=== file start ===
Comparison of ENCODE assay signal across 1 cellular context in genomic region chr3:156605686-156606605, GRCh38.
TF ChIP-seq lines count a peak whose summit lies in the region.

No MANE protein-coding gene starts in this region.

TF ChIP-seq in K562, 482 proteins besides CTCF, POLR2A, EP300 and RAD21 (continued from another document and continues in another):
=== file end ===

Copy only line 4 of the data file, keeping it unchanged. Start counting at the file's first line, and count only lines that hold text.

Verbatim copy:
TF ChIP-seq in K562, 482 proteins besides CTCF, POLR2A, EP300 and RAD21 (continued from another document and continues in another):